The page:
Bone "Flea" Microscope
Examples of this hand-crafted single-lens early eighteenth century bone microscope are housed in both the Golub and Billings microscope collections.
Microscopes of this design and construction were very common throughout the early 1700s and on through to the late 1800s. The nickname flea microscope was a translation from the Latin term: "microscopium pulicare", because the instrument was principally used to examine small insects such as fleas. Materials used to construct microscopes of this design included bone, ivory, and wood, depending upon availability. The microscope consists of a tubular base (carved to conform to the palm) threaded at the top to accept the cap. A single lens is held very close to the eye and the specimen is mounted on a small vertical pin positioned at a precise distance from the eye lens. Deluxe models contained a hollow cavity in the base in which eye lenses of varying magnification were stored.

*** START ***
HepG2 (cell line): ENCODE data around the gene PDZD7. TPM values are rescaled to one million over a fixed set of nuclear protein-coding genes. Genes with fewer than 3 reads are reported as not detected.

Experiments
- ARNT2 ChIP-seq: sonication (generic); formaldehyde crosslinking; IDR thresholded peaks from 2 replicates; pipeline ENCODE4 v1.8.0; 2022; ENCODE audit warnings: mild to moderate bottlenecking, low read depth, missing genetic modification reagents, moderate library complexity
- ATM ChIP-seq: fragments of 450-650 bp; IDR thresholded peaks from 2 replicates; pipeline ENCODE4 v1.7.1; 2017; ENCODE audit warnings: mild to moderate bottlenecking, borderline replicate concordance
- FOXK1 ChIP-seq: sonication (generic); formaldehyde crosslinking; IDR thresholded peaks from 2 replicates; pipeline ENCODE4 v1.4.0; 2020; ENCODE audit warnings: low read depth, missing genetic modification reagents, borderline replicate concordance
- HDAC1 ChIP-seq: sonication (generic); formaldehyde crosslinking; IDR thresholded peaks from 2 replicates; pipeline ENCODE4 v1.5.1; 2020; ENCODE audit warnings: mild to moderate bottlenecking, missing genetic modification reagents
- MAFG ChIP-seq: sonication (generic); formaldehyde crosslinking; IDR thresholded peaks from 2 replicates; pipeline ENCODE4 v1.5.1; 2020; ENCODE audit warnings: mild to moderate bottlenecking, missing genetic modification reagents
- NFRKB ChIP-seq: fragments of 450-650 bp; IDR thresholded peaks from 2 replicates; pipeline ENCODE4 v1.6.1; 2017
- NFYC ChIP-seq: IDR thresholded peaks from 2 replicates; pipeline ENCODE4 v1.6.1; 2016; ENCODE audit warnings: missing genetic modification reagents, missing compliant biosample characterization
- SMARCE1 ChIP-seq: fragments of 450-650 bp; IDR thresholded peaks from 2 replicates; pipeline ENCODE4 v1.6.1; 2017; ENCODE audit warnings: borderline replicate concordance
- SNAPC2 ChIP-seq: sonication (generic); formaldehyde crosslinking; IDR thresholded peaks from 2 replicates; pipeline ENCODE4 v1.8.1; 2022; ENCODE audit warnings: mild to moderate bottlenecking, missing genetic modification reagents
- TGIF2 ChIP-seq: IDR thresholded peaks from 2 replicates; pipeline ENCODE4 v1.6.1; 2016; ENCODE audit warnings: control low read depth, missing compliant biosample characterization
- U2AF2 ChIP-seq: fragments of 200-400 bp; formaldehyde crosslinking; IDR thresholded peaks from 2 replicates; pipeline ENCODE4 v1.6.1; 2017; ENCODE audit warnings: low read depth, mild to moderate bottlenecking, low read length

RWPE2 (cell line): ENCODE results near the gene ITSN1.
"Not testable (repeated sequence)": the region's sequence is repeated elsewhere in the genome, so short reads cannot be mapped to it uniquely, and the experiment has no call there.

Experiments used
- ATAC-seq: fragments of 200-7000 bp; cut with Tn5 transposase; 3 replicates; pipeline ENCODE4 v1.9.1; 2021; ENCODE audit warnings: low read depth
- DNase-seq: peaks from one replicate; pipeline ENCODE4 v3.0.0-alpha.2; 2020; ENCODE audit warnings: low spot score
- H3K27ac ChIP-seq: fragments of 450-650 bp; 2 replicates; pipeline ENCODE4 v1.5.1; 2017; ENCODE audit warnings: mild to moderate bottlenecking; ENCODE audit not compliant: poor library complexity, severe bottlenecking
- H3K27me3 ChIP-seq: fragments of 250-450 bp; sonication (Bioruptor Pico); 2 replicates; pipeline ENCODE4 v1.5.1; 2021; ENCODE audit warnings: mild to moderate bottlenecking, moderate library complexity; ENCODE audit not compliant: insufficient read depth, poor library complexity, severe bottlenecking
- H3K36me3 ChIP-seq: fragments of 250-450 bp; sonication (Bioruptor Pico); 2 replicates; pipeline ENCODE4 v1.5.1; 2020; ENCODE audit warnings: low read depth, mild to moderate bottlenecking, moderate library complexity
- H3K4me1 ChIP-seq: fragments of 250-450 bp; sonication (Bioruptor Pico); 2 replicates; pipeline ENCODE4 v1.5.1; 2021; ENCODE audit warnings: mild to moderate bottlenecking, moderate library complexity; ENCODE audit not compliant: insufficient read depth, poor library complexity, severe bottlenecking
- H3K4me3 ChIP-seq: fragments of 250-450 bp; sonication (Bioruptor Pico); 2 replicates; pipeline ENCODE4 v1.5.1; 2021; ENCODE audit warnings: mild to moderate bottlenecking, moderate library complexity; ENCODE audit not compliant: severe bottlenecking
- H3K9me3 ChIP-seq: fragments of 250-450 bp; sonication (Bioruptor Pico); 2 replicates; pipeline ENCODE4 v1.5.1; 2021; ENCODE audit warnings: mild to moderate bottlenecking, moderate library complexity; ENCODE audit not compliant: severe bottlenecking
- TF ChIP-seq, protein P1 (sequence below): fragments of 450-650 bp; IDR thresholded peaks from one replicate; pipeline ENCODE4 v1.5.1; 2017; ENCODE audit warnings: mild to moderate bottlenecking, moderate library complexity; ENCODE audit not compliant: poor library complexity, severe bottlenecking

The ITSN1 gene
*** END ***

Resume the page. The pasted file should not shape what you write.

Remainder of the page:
BACK TO EIGHTEENTH CENTURY MICROSCOPES
Questions or comments? Send us an email.
© 1998-2013 by
Michael W. Davidson and The Florida State University.
All Rights Reserved. No images, graphics, scripts, or applets may be reproduced or used in any manner without permission from the copyright holders. Use of this website means you agree to all of the Legal Terms and Conditions set forth by the owners.
Last modification: Monday, Jan 17, 2005 at 06:14 PM
Access Count Since August 18, 1999: 40804
For more information on microscope manufacturers,
use the buttons below to navigate to their websites: